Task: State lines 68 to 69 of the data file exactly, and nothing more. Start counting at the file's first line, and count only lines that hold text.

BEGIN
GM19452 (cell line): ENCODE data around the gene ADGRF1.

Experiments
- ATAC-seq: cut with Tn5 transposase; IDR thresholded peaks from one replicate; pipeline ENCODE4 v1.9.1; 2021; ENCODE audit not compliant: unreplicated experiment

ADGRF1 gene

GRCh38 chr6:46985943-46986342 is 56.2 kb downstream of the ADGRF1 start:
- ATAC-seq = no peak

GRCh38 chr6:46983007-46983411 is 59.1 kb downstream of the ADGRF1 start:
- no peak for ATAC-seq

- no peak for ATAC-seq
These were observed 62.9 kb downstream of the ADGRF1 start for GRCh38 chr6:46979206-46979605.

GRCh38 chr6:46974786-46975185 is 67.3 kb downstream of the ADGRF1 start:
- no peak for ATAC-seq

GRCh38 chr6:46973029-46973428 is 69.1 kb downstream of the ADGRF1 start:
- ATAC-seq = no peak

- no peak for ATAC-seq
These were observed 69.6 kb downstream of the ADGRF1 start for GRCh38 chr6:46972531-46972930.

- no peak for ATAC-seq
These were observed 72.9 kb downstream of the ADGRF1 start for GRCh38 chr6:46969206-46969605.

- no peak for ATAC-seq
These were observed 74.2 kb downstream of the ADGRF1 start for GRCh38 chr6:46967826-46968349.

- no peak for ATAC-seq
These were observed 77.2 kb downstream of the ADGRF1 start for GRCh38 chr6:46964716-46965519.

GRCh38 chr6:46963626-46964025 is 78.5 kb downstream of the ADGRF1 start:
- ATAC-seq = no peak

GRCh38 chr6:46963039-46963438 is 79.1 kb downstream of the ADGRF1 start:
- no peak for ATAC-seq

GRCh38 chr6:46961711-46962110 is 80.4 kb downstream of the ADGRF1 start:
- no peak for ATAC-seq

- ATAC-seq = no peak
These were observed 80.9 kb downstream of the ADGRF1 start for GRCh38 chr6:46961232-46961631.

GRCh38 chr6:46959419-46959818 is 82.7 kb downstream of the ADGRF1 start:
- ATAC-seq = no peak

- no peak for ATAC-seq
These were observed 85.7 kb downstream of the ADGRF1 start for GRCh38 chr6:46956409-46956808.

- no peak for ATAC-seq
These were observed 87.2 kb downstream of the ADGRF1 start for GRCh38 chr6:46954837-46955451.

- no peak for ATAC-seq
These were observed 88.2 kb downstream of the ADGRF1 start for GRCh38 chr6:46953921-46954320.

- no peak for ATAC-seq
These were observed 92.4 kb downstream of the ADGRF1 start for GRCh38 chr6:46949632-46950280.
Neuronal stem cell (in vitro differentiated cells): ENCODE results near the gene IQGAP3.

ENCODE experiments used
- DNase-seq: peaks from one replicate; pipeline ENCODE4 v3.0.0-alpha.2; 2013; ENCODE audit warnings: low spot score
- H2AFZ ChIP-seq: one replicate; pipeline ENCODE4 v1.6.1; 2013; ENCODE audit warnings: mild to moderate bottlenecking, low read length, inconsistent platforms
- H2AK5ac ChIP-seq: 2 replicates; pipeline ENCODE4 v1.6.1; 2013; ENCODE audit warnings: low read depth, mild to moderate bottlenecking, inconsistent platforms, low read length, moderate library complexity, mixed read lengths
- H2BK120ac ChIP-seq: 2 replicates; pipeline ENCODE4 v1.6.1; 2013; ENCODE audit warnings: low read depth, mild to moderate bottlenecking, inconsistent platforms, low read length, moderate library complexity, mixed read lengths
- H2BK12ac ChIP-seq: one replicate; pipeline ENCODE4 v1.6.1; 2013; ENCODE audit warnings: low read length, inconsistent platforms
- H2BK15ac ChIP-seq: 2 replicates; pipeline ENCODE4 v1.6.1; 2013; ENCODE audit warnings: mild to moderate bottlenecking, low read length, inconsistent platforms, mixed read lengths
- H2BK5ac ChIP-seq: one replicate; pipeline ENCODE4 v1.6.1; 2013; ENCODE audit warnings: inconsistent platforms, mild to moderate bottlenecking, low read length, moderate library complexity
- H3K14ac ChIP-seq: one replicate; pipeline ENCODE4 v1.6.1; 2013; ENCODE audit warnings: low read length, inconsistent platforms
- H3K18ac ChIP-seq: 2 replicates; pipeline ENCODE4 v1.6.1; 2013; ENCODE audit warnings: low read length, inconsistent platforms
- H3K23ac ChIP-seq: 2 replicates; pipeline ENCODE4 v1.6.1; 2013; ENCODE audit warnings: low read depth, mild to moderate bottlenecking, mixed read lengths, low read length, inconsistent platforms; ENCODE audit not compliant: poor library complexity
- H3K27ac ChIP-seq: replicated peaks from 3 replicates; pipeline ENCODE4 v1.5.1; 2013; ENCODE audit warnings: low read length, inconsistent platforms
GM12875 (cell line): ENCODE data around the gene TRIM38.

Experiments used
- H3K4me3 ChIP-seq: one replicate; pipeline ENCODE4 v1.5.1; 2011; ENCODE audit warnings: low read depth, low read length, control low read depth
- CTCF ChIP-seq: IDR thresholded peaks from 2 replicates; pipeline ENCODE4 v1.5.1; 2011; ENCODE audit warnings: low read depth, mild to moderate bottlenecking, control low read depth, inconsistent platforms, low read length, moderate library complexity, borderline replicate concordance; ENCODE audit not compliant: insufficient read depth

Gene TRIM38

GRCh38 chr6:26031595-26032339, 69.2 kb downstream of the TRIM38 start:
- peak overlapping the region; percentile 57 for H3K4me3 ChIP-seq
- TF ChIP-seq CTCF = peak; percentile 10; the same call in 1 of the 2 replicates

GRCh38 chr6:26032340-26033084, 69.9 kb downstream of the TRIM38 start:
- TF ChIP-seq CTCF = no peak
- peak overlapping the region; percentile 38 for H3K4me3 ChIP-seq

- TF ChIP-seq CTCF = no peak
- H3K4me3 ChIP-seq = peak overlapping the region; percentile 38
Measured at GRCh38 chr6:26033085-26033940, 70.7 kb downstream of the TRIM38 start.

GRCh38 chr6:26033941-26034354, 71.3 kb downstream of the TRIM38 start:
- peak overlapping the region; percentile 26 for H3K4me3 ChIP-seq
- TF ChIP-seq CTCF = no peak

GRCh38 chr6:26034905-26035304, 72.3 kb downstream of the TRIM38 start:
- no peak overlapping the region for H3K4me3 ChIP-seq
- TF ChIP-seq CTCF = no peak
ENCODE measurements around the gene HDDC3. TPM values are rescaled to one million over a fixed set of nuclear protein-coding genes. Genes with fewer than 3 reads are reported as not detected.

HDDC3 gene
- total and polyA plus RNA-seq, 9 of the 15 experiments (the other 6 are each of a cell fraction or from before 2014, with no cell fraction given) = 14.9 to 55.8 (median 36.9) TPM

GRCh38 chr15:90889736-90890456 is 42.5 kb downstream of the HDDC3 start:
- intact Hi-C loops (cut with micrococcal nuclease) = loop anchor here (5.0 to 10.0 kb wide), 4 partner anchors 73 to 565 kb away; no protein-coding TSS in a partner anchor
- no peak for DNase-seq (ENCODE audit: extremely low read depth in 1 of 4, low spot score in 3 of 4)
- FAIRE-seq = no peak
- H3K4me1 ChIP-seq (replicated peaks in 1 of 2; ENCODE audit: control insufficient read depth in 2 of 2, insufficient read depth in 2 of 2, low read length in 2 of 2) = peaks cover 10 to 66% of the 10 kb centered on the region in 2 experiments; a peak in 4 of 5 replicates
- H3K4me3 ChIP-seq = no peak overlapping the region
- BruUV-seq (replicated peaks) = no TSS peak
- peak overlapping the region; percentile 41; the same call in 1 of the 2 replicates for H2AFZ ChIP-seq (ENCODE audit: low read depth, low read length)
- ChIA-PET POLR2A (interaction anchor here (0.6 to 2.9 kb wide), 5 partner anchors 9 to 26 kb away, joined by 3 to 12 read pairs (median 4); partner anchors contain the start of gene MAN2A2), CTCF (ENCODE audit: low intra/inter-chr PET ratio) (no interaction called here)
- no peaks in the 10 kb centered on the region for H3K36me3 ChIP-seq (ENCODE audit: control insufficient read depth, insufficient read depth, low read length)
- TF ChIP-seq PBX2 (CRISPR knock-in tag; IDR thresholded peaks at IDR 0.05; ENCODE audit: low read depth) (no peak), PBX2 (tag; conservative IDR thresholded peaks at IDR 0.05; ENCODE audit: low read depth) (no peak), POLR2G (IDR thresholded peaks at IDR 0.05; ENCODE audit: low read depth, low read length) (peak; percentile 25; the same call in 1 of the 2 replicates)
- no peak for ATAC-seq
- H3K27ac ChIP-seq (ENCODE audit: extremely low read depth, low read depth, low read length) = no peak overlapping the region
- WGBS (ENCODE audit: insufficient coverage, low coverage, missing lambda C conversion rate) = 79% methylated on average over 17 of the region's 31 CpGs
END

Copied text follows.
GRCh38 chr6:26033941-26034354, 71.3 kb downstream of the TRIM38 start:
- peak overlapping the region; percentile 26 for H3K4me3 ChIP-seq